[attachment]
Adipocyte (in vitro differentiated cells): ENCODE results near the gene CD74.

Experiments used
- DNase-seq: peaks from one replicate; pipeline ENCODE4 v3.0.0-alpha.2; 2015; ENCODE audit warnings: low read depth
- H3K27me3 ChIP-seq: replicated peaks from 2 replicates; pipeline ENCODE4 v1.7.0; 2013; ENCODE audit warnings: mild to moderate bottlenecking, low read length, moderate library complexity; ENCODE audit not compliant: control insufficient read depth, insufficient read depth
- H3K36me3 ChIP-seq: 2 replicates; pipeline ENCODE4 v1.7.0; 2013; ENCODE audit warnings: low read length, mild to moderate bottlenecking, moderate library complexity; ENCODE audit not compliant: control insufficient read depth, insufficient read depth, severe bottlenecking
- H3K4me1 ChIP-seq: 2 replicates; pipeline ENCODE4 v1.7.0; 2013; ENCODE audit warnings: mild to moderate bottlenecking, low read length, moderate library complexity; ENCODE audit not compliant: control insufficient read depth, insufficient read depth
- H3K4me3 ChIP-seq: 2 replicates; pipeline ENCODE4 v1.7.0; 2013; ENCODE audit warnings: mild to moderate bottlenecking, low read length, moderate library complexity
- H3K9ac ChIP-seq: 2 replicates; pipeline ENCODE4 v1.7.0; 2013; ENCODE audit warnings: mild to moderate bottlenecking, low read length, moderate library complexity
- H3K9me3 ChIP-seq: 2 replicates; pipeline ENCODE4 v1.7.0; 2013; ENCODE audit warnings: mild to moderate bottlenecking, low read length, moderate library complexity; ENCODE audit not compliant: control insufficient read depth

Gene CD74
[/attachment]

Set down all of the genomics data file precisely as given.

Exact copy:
Adipocyte (in vitro differentiated cells): ENCODE results near the gene CD74.

Experiments used
- DNase-seq: peaks from one replicate; pipeline ENCODE4 v3.0.0-alpha.2; 2015; ENCODE audit warnings: low read depth
- H3K27me3 ChIP-seq: replicated peaks from 2 replicates; pipeline ENCODE4 v1.7.0; 2013; ENCODE audit warnings: mild to moderate bottlenecking, low read length, moderate library complexity; ENCODE audit not compliant: control insufficient read depth, insufficient read depth
- H3K36me3 ChIP-seq: 2 replicates; pipeline ENCODE4 v1.7.0; 2013; ENCODE audit warnings: low read length, mild to moderate bottlenecking, moderate library complexity; ENCODE audit not compliant: control insufficient read depth, insufficient read depth, severe bottlenecking
- H3K4me1 ChIP-seq: 2 replicates; pipeline ENCODE4 v1.7.0; 2013; ENCODE audit warnings: mild to moderate bottlenecking, low read length, moderate library complexity; ENCODE audit not compliant: control insufficient read depth, insufficient read depth
- H3K4me3 ChIP-seq: 2 replicates; pipeline ENCODE4 v1.7.0; 2013; ENCODE audit warnings: mild to moderate bottlenecking, low read length, moderate library complexity
- H3K9ac ChIP-seq: 2 replicates; pipeline ENCODE4 v1.7.0; 2013; ENCODE audit warnings: mild to moderate bottlenecking, low read length, moderate library complexity
- H3K9me3 ChIP-seq: 2 replicates; pipeline ENCODE4 v1.7.0; 2013; ENCODE audit warnings: mild to moderate bottlenecking, low read length, moderate library complexity; ENCODE audit not compliant: control insufficient read depth

Gene CD74